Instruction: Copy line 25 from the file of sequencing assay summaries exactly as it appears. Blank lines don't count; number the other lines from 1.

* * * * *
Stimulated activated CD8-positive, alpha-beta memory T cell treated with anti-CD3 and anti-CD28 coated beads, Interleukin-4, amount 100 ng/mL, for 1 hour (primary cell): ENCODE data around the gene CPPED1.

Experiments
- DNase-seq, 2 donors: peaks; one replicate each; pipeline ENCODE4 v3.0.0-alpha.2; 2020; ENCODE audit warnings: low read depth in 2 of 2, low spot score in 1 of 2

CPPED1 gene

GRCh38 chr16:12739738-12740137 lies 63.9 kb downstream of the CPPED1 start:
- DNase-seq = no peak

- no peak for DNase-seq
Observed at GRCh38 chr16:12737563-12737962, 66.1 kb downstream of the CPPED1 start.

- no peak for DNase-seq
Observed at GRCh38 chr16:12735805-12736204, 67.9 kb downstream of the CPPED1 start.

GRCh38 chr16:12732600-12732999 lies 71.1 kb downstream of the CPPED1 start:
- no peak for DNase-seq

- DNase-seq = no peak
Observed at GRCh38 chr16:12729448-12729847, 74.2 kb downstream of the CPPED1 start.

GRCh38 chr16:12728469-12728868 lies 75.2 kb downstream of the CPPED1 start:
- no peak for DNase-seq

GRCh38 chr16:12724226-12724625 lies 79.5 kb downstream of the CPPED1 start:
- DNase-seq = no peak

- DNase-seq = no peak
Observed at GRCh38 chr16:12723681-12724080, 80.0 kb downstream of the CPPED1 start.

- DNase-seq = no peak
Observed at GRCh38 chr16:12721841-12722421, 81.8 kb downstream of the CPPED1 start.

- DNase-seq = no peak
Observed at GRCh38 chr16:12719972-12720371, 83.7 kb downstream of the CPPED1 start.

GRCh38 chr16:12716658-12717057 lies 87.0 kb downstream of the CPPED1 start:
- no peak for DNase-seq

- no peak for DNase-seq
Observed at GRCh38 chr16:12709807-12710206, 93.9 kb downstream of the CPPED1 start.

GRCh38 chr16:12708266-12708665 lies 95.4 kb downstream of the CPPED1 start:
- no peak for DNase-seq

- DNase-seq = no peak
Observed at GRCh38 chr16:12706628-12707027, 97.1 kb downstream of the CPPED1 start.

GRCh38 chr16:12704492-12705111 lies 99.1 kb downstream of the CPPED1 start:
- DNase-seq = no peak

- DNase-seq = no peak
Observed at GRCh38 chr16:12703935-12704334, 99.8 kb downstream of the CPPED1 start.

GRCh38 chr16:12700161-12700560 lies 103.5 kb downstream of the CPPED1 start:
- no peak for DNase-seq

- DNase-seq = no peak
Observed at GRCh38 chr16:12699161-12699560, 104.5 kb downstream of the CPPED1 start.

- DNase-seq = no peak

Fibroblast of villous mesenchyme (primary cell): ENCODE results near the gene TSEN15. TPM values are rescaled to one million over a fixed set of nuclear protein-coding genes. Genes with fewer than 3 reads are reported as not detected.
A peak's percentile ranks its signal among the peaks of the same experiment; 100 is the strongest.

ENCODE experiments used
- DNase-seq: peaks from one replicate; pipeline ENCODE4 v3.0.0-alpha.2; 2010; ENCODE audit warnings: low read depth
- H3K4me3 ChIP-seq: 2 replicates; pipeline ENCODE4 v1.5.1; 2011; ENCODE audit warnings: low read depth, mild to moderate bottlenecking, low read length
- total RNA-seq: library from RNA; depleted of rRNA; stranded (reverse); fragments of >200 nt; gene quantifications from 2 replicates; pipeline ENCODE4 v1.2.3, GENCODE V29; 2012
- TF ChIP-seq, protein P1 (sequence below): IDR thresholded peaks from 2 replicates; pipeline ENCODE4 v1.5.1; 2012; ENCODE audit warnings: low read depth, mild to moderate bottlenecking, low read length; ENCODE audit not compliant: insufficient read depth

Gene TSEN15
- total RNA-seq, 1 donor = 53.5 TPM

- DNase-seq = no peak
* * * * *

GRCh38 chr16:12716658-12717057 lies 87.0 kb downstream of the CPPED1 start: